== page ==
Glenn Reynolds, Ana Marie Cox, Andrew Sullivan, Joe Trippi, are on Charlie Rose. Lots of discussion about history of blogs and where they came from. "It's the collective conversation," Andrew Sullivan says.
I'm somewhat disappointed that they didn't give props to the early technologists who started the blogosphere. Evan or Jason or the others who worked at Pyra weren't mentioned. Dave Winer wasn't mentioned. Ben and Mena Trott weren't mentioned. Dave Sifry wasn't mentioned.
Don't forget the geeks!
I just got home. Turn on the TV. Charlie Rose is on. And there's a bunch of bloggers on Charlie Rose.
I can't escape the blogosphere!
Chris DiBona, community guy at Google, asked me to load up Imeem, an IM app done with .NET.
I'm loading that now.
Thanks Chris! I hear they were on stage today at Demo but I missed this afternoon's sessions. I'm off to catch a plane. Awesome conversations in the halls here. Now I have too much to load up and try.
Wanna see how to get a standing O at Demo? Homestead demonstrates how.
At the end of the conference Chris Shipley hands out "DemoGod" awards. If this team doesn't win one there isn't any justice in the world anymore.
The thing you can't see in the video is that on the screens there were the words to the song turning red as they were singing. As they were singing various Web pages were zooming on the screen too.
Funny: the Blog shirt.
Photoleap caught my eye. Lets you email lots of photos around.
Someone asked "are you paid to shill all these products?" It's good to talk about my influences again. I'm an employee of Microsoft. My day job is doing the video over on MSDN's Channel 9. My blog here and my link blog are secondary on my review goals for the next year.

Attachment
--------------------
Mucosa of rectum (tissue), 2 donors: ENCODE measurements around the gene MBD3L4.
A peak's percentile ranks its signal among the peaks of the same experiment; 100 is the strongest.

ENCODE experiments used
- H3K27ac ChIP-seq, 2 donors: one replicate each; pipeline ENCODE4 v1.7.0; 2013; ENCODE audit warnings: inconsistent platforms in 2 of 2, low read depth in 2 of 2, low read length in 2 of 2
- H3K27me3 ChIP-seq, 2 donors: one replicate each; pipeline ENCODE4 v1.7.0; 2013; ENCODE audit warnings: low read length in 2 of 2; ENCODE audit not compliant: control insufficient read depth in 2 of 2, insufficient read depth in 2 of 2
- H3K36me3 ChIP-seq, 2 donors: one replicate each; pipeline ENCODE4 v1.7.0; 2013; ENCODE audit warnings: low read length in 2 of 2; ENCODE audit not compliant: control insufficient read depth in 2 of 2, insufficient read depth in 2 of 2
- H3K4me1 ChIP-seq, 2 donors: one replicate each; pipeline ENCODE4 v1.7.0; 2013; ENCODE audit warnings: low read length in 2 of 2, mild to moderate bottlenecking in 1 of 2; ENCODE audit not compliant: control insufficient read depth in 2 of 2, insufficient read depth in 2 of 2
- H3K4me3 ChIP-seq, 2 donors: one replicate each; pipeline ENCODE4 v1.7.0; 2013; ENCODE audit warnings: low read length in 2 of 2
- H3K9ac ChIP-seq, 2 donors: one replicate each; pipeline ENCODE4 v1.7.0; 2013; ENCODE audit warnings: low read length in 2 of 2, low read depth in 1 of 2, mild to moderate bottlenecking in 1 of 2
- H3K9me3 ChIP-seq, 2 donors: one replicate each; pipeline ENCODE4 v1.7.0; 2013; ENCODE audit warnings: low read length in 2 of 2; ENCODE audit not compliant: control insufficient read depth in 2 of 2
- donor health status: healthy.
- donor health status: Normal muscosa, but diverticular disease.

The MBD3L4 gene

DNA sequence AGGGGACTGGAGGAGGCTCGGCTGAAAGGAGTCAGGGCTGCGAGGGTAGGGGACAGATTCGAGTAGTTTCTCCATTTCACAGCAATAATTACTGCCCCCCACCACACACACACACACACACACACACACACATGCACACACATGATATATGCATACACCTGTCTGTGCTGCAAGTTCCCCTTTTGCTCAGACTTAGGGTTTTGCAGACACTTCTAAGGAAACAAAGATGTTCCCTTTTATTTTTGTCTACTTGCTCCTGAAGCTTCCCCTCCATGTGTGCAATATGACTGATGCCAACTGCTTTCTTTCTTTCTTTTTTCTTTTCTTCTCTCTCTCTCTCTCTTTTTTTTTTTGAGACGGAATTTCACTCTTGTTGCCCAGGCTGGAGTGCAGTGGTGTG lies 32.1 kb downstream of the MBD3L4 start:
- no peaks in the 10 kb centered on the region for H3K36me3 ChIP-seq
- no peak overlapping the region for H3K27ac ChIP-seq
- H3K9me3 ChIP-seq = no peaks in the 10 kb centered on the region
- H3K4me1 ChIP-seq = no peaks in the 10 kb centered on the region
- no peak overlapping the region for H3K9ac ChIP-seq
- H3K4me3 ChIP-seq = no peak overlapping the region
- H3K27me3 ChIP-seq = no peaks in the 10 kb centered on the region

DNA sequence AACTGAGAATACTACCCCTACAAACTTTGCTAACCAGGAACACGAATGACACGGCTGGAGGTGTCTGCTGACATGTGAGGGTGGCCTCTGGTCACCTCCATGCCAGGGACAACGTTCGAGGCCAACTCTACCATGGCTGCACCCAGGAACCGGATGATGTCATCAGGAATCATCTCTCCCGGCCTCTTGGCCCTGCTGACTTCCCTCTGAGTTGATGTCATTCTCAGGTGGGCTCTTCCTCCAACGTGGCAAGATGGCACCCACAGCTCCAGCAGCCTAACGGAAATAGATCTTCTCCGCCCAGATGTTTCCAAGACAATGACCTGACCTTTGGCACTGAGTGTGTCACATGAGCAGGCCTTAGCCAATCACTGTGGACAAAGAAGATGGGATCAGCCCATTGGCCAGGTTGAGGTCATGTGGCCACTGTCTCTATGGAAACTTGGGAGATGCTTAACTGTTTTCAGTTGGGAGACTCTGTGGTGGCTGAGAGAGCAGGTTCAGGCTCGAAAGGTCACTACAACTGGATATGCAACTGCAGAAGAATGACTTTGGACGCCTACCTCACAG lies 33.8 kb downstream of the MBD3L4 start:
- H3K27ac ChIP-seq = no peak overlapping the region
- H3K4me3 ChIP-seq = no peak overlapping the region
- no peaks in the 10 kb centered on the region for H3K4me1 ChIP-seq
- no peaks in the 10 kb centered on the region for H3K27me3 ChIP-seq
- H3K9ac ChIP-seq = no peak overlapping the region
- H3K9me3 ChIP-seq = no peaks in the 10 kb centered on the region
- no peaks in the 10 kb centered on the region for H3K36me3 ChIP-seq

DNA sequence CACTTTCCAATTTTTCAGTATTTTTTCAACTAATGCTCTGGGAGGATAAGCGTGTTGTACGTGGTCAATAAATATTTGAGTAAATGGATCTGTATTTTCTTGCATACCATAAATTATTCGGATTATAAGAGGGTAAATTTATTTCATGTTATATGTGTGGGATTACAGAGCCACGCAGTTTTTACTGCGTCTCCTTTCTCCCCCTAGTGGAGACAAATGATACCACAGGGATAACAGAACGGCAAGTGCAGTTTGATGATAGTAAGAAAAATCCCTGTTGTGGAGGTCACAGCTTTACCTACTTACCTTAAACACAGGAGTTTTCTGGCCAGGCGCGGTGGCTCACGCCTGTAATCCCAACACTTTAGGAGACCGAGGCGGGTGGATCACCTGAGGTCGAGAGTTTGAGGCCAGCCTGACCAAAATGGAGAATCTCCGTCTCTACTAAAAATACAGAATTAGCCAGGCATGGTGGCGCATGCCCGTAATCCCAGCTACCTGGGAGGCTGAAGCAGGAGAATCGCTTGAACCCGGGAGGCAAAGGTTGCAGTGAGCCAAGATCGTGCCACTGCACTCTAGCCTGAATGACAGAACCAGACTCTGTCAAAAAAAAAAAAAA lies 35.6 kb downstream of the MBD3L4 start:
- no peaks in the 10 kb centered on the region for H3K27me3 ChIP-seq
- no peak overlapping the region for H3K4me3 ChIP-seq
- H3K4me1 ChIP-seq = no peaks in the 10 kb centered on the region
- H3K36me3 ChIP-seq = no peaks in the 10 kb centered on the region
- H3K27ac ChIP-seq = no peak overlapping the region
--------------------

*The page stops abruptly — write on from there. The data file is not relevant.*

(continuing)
I also am writing a book. That's separate of Microsoft as well.
Other than that. I do not accept money or anything else for my writing. I have gotten a couple of equipment loans in the past. Mirra, for instance, has loaned me a box so that I can see if I like it. I'm actually going to buy one because it makes backing up much easier for me (translation: I don't want to send it back). If that ever changes I'll let you know. I also do not own any stock in any company right now other than Microsoft. If I ever buy stock, I'll let you know here.
Jason Calacanis and crew are blogging Demo in real time and doing an amazing job. I'm sitting right behind him and watching how he's covering the conference.
They promise the video of the Homestead demo will be up shortly.
Here's the press release about Bill Gates announcements this morning.
Major Microsoft announcement: Bill Gates just announced there will be Internet Explorer 7.0.
Read the IE Blog for the news.
Looks like the blog is getting slammed. So, here's a mirror of what Dean Hachamovitch just posted:
Today at RSA, Bill Gates talked about Internet Explorer 7. As the guy responsible for IE, I wanted to say a couple of things about it.
First, some basics: we’re committing to deliver a new version of Internet Explorer for Windows XP customers. Betas of IE7 will be available this summer. This new release will build on the work we did in Windows XP SP2 and (among other things) go further to defend users from phishing as well as deceptive or malicious software.
Why? Because we listened to customers, analysts, and business partners. We heard a clear message: “Yes, XP SP2 makes the situation better. We want more, sooner. We want security on top of the compatibility and extensibility IE gives us, and we want it on XP. Microsoft, show us your commitment.”
I think of today’s announcement as a clear statement back to our customers: “Hey, Microsoft heard you. We’re committing.”
Why are we talking about it today? Because our customers and partners have asked us, with increasing urgency, what our plans are. We want to convey our intentions to our customers and partners clearly and in a timely way.
I’ve gotten questions about the ship date. Yes, we have a date in mind. I’ll talk about the date after we get feedback from customers and partners. We’re going to release a beta and listen, then refresh the beta and listen some more. We’ll ship when the product is ready.